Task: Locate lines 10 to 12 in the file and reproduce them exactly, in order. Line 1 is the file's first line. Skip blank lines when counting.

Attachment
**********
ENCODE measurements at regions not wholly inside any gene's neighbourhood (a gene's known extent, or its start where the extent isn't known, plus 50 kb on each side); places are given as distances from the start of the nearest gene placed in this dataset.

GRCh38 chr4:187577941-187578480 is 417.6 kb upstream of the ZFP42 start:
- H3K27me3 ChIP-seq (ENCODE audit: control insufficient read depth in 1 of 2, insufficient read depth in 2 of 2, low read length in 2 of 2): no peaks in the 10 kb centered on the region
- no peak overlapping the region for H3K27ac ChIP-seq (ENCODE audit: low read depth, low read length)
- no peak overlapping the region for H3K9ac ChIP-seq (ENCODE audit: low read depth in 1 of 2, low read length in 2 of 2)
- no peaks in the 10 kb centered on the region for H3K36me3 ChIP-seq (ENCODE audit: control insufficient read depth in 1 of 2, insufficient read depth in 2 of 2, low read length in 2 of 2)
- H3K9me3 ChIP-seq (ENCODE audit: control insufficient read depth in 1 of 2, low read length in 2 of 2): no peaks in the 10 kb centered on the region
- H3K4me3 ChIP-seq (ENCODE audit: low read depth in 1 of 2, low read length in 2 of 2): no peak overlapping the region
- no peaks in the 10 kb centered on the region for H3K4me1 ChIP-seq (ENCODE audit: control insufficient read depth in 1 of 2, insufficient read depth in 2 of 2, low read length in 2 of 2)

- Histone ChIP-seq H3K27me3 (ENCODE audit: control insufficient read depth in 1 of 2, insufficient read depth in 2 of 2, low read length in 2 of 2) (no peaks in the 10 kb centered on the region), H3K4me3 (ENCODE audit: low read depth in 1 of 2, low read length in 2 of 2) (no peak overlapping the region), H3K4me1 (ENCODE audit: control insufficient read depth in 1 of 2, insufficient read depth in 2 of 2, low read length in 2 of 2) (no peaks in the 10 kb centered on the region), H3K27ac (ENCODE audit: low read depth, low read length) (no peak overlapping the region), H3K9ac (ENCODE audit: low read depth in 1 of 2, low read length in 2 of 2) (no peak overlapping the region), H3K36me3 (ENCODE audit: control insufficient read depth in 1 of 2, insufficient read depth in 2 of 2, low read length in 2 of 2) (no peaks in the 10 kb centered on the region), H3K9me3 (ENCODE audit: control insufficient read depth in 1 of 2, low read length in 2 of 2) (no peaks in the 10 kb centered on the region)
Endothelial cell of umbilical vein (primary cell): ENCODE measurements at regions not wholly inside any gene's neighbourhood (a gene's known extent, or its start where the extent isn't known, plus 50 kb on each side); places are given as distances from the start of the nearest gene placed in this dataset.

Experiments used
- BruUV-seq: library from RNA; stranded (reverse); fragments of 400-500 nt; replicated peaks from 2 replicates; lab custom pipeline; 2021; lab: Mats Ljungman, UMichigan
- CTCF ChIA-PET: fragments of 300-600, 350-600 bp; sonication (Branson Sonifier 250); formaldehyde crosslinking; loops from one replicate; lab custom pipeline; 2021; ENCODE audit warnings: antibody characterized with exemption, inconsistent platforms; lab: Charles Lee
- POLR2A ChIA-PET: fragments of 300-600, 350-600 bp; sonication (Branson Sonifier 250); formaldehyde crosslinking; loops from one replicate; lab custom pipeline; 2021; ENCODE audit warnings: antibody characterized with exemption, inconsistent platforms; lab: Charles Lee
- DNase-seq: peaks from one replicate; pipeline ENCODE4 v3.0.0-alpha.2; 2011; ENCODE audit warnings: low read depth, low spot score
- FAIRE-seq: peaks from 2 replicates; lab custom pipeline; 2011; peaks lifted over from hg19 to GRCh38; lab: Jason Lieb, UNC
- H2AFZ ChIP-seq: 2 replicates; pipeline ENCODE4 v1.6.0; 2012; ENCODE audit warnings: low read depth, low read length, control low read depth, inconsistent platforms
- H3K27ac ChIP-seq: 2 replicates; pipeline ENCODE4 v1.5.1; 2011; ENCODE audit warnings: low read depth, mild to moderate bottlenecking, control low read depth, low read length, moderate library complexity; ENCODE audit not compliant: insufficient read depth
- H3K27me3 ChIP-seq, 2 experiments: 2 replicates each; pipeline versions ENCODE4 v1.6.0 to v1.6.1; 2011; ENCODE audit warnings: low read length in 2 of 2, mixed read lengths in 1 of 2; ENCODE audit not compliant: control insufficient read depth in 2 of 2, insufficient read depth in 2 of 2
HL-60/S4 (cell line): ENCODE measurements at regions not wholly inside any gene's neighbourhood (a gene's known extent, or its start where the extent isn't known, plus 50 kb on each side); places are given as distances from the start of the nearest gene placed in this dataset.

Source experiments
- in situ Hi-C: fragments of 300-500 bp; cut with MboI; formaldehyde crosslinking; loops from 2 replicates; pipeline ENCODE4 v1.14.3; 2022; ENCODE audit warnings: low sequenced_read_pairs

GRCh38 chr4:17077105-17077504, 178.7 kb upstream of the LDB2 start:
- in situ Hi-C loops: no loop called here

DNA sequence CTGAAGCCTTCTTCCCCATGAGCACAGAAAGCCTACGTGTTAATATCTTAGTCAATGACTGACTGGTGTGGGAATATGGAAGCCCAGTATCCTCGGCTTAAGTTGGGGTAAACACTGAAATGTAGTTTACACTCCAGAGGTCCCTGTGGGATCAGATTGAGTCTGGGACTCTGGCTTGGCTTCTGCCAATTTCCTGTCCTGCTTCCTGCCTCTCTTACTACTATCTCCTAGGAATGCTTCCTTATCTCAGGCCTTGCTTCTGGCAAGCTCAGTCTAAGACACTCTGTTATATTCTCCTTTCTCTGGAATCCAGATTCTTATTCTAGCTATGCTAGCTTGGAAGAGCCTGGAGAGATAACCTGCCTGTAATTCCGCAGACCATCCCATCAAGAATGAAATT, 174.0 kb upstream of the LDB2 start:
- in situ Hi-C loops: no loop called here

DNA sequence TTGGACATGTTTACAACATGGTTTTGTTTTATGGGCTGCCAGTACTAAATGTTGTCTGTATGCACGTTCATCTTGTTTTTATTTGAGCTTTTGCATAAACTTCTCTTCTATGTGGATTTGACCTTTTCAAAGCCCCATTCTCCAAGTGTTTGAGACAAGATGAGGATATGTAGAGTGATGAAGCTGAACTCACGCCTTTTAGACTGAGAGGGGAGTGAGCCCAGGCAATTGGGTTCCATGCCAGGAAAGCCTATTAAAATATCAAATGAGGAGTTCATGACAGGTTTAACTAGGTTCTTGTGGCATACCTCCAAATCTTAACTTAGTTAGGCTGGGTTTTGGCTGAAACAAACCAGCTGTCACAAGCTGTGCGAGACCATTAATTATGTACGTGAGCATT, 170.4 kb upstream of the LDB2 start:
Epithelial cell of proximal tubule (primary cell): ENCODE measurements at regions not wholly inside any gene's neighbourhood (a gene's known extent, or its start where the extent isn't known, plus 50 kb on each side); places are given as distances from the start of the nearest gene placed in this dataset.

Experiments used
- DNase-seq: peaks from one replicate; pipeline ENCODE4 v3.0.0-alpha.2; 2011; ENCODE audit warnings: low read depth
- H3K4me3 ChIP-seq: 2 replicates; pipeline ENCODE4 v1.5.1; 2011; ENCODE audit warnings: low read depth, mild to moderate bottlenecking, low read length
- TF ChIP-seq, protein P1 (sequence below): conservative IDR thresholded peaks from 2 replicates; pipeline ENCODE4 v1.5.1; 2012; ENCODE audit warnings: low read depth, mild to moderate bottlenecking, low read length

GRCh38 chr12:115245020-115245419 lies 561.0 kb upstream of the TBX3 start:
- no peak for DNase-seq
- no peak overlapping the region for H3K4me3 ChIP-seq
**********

- Histone ChIP-seq H3K27me3 (ENCODE audit: control insufficient read depth in 1 of 2, insufficient read depth in 2 of 2, low read length in 2 of 2) (no peaks in the 10 kb centered on the region), H3K4me3 (ENCODE audit: low read depth in 1 of 2, low read length in 2 of 2) (no peak overlapping the region), H3K4me1 (ENCODE audit: control insufficient read depth in 1 of 2, insufficient read depth in 2 of 2, low read length in 2 of 2) (no peaks in the 10 kb centered on the region), H3K27ac (ENCODE audit: low read depth, low read length) (no peak overlapping the region), H3K9ac (ENCODE audit: low read depth in 1 of 2, low read length in 2 of 2) (no peak overlapping the region), H3K36me3 (ENCODE audit: control insufficient read depth in 1 of 2, insufficient read depth in 2 of 2, low read length in 2 of 2) (no peaks in the 10 kb centered on the region), H3K9me3 (ENCODE audit: control insufficient read depth in 1 of 2, low read length in 2 of 2) (no peaks in the 10 kb centered on the region)
Endothelial cell of umbilical vein (primary cell): ENCODE measurements at regions not wholly inside any gene's neighbourhood (a gene's known extent, or its start where the extent isn't known, plus 50 kb on each side); places are given as distances from the start of the nearest gene placed in this dataset.

Experiments used